“I don’t need you! I don’t want your help!” Jacob said. But deep down inside, deep in his heart, he knew that that was what he needed most. He tried to push the stranger away, but he couldn’t let him go.
And so they wrestled back and forth, on and on, all night long.
Jacob wouldn’t let the stranger go, and the stranger wouldn’t let Jacob go.
Finally, the early light of morning began to creep across the eastern sky.
“I won’t let you go until you bless me!” Jacob finally said, and he wrestled with the stranger all the more. In his heart he was crying out,
“Don’t let go! Don’t ever let go!”
And he wouldn’t let God go.
At last, God struck Jacob on the hip and put it out of joint. Jacob walked with a limp from that day on. It would always remind him of the night he wrestled with God.
And then God said to Jacob, “What is your name?” A strange question to ask after all of this!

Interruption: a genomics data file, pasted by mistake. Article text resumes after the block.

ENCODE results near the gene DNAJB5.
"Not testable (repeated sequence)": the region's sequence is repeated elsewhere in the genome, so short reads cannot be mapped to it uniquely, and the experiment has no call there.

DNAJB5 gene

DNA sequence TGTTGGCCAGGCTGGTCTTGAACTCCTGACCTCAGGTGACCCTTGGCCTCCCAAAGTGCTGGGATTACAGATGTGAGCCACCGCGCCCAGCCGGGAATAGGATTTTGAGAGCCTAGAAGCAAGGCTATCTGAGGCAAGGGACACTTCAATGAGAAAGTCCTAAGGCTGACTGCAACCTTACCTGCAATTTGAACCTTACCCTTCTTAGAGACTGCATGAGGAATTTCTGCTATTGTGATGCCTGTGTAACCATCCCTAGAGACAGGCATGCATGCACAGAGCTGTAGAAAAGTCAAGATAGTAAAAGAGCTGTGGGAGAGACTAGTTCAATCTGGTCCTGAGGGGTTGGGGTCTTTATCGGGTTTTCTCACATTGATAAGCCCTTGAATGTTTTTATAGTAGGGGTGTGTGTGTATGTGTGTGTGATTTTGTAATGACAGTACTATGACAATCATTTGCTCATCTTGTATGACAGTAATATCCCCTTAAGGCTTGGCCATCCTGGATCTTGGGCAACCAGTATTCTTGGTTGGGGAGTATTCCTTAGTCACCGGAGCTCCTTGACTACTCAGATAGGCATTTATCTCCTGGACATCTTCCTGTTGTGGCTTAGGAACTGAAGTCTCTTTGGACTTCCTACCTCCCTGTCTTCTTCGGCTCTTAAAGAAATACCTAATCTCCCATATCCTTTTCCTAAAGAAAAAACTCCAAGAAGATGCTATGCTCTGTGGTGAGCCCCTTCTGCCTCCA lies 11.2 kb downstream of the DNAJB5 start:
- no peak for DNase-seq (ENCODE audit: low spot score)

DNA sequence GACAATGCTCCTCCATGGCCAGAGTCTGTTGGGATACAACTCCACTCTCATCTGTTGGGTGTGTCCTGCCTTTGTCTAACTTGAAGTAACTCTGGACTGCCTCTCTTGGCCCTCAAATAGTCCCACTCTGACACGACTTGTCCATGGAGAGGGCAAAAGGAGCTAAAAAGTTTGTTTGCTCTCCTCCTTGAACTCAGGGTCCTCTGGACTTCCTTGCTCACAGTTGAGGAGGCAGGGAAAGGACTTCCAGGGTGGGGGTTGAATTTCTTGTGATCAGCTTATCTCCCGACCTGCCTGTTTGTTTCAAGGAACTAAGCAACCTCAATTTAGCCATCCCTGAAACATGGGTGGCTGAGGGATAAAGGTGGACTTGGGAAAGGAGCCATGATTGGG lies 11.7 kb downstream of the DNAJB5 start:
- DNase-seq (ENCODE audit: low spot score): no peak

“You know who I am!” Jacob said.
God certainly did know. Remember, ‘Jacob’ meant ‘Cheater.’
“I am Jacob!” Jacob answered.
But that’s not who Jacob was anymore. He was not a cheater anymore. Now Jacob knew that everything he had came from God, and not from his own doing. And so God gave him a new name, a princely name.
“You shall be called Israel, which means ‘I have wrestled with God’.”
And then God blessed him, saying,
“I am with you always. In all that you do, and you shall be blessed. Your children shall be as many as the stars in the sky, and the land I promised to your fathers, you shall possess.”
That night, Jacob learned the most important lesson of his life.
Grab hold of God, and never let him go.
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Bible Stories for Kids by Paul Dallgas-Frey
. Copyright © 2004 Paul Dallgas-Frey. All rights reserved.